We’ve been wanting to check out the Fossil Bowl in Clarkia, Idaho for a while, and when the hot temperatures finally dropped for a brief second, we headed out to Clarkia to hopefully find some nice fossil specimens!
This is fee dig, $10 per person, no time, weight, or specimen limit. Leaf, fish and small mammal fossils have been found at the Fossil Bowl. The site is also a motocross track, of the same name. The fossils were discovered when the track was originally being dug out, at that time for the purpose of snowmobiling. It’s probably best to stop by this site when there is not a motocross event going on because they can be loud and dusty. This certainly isn’t a road cut up a quiet logging road. Information on events happening at the Fossil Bowl can be found on their facebook page.
Collection of vertebrate fossils on public lands is prohibited, however this site is privately owned, so this is a rare chance to collect non-plant fossils. In our search, we didn’t find anything non-plant, but the leaf fossils were incredibly plentiful. The rock was very easy to split with a hammer and butter knife and most rocks had partial leaves or other plant material like twigs or conifer needles. We split a lot of rock and found that the best strategy was to try to cleanly separate layers in as big of rock as possible in order to maximize the chance of finding a whole specimen. We found many, many partial leaves and only one whole leaf in our entire day searching. However, the variety and quantity of the fossils was very interesting and not something that can be found anywhere else in the area.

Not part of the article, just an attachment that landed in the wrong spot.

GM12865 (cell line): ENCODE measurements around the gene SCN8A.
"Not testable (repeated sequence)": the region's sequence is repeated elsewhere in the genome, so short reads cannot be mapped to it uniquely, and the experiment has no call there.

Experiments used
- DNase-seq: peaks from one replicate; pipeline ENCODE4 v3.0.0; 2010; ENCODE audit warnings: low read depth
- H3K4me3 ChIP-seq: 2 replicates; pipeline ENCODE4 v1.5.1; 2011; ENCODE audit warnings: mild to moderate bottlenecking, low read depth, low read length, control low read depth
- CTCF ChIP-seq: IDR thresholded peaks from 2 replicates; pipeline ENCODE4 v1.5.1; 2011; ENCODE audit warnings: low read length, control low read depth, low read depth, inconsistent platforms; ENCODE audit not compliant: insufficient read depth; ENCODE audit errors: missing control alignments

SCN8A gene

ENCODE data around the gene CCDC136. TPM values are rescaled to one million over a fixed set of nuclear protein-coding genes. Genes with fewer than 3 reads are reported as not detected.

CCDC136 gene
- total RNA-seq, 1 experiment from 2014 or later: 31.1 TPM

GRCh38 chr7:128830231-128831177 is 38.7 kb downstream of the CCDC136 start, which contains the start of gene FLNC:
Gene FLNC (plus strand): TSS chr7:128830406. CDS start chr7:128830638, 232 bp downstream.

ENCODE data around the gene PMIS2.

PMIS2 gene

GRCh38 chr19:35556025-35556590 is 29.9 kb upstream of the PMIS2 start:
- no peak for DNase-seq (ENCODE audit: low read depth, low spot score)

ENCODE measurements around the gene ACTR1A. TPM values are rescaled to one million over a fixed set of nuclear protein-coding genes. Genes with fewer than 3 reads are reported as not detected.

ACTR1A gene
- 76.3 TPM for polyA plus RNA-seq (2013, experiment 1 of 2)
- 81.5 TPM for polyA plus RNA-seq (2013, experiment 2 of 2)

We have very minimal fossil knowledge, but some of the fossils here are reportedly so well preserved that when the rock is split the leaf can be red or brown before turning black from oxidation. There’s a wide variety of leaf types and care must be taken to preserve the fossils after they are collected.
The site is easy to find and the large wall with the fossils is easy to spot. It’s a good idea to call ahead before making the drive out to the site because wet weather can make for poor fossil hunting conditions and a motocross event could make for an unpleasant time. Plus, you’re unlikely to have phone service at the site so better to plan ahead than potentially waste your time. We called ahead and were told to start working the fossil wall when we arrived and the person running the site would be around, but we didn’t see anyone other than some people riding dirtbikes and another person who came to search for fossils. There were no signs as to how to pay or how much to pay or any information anywhere. This may be atypical, as we’ve heard of others who have been shown where and how to find fossils and given a little more information than we got.
This is a fee dig but don’t expect much instruction or hand-holding when you come out here. Some tools are supposedly available for use, but best to bring your own. A thin butter knife or putty knife and a hammer are ideal here. There are two walls with fossil bearing rock, one is further down the road from the main wall that is more easily visible. We didn’t know this, as there is no signage, but we heard that the second wall is where the vertebrate fossils are found. We certainly found no vertebrate fossils in the first wall, so that may be true.